Insurance is a crucial consideration in the export process. The purpose of any insurance is to protect you from loss as a result of actions outside of your control (such as your customer not paying you, or the ship containing your cargo sinking). There are various types of export-related insurance that you may wish to take out. Perhaps the most common is marine insurance. The purpose of marine insurance is to insure your cargo from various transport-related risks while it is being shipped to the importer (note that it is called marine insurance even if you send the cargo by air). Other types of insurance include export credit insurance (to protect you from the risk of non-payment on the part of the importer) and political risk insurance (to protect you should the importing country take some action that results in your non-payment).
To obtain insurance, you would approach a specialist insurance firm; a marine insurance company in the case of cargo or marine insurance, or a credit insurance firm, such as Credit Guarantee. As far as marine insurance is concerned, your freight forwarder can help you in this regard and will either put you in touch with an insurance provider or obtain the insurance on your behalf.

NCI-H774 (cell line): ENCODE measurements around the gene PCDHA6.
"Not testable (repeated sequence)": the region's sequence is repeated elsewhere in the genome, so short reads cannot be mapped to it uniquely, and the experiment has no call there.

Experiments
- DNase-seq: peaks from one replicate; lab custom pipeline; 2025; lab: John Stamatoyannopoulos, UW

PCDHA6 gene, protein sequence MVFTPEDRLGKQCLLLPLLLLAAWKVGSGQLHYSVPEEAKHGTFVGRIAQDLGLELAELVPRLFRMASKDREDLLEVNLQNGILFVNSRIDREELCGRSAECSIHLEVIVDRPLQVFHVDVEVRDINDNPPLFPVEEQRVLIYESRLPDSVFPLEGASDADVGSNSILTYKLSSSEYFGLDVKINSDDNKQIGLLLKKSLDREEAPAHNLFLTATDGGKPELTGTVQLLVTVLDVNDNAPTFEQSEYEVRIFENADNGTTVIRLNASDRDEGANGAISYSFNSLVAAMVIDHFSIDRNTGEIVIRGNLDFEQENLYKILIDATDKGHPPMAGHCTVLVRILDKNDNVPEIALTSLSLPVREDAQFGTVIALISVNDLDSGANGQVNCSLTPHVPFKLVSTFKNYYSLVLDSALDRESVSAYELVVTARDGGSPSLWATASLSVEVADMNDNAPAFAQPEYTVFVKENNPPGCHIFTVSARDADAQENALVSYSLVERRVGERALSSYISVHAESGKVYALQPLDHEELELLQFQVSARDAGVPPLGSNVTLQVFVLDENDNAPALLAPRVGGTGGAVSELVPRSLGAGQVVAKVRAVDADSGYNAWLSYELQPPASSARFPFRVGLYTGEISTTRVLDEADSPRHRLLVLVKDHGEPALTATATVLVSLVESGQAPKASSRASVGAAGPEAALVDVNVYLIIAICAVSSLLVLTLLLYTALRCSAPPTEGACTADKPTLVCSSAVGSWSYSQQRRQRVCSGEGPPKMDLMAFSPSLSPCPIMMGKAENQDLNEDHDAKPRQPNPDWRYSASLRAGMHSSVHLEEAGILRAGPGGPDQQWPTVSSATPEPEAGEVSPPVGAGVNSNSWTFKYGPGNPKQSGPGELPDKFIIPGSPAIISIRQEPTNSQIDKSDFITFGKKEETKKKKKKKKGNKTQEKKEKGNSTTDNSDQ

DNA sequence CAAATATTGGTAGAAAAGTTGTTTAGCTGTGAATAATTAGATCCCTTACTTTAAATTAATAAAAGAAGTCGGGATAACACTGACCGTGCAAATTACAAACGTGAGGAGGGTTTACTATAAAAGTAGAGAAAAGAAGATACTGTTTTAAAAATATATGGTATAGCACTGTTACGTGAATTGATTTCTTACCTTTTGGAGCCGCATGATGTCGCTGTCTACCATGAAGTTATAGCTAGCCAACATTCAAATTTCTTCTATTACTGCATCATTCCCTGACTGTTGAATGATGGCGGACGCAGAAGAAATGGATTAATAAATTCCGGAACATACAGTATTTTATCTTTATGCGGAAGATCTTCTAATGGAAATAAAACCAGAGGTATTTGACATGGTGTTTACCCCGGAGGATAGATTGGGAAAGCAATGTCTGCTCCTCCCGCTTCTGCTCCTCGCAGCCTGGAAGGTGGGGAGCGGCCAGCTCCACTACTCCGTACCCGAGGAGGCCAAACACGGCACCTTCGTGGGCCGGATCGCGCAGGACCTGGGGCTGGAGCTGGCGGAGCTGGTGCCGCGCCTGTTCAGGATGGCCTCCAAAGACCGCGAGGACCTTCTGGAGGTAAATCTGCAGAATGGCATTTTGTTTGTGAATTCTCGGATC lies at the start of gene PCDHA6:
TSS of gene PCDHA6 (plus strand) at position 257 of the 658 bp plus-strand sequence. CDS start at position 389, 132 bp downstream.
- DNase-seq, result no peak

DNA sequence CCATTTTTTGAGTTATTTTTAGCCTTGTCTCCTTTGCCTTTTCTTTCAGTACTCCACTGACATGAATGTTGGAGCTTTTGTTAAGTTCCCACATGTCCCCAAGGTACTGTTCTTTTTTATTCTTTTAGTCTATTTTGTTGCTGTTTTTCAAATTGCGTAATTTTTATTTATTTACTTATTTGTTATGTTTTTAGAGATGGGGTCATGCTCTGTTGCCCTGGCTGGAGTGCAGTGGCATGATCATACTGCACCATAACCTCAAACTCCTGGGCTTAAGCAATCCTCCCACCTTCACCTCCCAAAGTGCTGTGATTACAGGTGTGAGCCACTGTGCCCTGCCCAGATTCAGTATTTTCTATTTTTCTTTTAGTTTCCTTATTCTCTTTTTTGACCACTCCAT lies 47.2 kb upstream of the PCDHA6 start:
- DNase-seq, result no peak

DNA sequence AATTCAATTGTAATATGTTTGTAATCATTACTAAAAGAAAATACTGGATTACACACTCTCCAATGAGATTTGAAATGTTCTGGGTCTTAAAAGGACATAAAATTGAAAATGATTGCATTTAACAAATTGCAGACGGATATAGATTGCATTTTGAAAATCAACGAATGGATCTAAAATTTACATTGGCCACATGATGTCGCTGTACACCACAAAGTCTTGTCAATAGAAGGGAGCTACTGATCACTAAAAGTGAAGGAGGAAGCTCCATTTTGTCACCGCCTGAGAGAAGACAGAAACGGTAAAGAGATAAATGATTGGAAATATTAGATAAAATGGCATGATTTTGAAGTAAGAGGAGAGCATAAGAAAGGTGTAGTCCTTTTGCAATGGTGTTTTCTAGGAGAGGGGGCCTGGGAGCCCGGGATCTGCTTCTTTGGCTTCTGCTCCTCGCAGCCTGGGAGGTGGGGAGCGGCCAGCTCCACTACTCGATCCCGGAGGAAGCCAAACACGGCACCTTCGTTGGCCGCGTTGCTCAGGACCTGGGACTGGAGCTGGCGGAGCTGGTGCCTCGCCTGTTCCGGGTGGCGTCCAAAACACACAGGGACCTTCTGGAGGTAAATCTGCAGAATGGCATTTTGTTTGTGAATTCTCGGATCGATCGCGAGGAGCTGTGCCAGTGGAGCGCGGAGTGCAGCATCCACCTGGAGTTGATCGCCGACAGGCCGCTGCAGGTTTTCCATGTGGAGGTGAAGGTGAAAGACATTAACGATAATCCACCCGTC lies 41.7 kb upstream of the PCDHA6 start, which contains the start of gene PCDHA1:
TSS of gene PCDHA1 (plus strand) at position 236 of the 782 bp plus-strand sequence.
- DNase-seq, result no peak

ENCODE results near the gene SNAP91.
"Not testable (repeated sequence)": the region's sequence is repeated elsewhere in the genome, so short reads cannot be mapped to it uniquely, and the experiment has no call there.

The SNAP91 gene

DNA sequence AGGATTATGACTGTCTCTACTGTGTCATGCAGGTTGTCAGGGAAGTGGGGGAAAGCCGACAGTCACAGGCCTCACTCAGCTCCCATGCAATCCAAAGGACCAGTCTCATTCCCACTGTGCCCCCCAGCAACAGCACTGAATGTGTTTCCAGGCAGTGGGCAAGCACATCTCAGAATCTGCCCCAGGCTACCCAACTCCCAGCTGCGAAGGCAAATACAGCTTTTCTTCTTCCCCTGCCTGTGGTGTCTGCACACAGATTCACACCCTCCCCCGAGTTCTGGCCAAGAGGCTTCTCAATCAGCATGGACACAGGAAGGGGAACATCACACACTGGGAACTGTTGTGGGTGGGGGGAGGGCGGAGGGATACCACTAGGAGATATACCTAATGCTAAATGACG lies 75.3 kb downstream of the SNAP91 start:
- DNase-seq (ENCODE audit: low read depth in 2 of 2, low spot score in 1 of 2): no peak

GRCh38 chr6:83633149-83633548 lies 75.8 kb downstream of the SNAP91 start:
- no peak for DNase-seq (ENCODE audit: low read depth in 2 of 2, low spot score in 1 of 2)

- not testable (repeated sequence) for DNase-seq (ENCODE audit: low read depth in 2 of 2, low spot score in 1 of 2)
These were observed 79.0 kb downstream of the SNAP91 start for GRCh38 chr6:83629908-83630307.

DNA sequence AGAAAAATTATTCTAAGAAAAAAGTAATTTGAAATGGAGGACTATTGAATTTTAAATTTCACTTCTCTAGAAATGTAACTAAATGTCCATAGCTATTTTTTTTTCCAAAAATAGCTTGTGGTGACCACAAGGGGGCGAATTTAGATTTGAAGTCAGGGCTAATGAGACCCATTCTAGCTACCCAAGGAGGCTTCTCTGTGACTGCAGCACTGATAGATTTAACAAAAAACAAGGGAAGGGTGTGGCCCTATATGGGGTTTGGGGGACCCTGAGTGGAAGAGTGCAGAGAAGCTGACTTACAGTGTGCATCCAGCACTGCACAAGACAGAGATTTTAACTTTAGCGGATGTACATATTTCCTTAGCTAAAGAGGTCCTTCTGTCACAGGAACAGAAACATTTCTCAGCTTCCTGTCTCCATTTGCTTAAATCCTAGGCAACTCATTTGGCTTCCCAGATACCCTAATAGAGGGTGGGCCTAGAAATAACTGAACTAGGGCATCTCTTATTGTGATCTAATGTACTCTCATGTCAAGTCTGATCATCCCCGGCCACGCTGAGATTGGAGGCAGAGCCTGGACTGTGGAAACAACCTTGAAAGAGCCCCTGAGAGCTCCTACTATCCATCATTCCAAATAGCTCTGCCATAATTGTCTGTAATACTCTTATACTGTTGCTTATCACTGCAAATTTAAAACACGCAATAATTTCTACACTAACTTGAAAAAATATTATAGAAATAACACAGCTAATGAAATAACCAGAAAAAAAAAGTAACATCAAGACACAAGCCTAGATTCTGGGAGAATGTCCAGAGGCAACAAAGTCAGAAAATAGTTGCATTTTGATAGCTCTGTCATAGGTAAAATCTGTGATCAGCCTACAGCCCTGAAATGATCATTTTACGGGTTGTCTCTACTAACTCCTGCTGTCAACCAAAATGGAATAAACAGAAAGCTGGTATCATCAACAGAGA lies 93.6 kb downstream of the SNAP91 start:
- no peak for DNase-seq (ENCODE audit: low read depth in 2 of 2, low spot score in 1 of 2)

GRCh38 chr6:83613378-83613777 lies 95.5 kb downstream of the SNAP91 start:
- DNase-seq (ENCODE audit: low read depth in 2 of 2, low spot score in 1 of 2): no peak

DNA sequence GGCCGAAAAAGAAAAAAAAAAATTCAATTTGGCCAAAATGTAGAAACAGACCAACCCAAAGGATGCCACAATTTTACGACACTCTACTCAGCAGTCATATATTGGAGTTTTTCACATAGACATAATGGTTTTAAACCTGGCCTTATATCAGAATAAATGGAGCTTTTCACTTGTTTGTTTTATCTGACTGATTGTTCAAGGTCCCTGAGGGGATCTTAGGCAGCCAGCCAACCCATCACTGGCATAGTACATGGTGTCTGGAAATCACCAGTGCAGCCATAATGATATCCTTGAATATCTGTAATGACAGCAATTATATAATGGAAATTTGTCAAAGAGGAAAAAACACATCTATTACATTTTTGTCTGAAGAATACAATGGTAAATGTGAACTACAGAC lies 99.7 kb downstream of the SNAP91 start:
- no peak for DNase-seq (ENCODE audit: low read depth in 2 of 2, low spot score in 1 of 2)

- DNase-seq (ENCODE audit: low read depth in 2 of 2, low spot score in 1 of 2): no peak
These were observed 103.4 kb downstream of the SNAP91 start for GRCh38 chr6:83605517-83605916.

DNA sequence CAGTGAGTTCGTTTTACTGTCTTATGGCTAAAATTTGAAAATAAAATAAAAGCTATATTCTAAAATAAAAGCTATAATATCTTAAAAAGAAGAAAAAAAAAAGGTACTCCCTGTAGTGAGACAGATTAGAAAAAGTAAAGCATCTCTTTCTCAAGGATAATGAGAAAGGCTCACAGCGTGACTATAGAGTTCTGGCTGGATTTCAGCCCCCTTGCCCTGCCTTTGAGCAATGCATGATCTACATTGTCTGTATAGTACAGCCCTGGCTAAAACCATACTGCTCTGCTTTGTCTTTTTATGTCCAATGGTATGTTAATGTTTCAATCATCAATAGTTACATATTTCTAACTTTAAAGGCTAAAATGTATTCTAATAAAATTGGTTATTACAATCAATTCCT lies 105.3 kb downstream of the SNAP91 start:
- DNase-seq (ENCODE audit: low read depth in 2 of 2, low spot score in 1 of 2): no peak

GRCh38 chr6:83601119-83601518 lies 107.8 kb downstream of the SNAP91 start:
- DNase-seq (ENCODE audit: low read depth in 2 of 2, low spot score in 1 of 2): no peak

All insurance documentation is unique to the insurer in question and the documentation will differ from insurer to insurer. Normally they will provide you with an insurance application form which you need to complete. On this form you will provide all the relevant and pertinent information that they need know in order to be able to judge your level of risk and to decide on an appropriate insurance premium to charge you. If they agree to insure you, the insurance provider will normally issue you with an insurance certificate. As these documents differ from firm to firm, we cannot provide you with generic copies. Nevertheless, an example of an insurance certificate is provided below for your information.
Provide accurate information
It is crucial in the case of any insurance application that you are open, frank and honest with your insurance provider. If you do not provide information that later is found to have a bearing on your risk, they can (and almost certainly will) decide not to pay you should you incur a loss.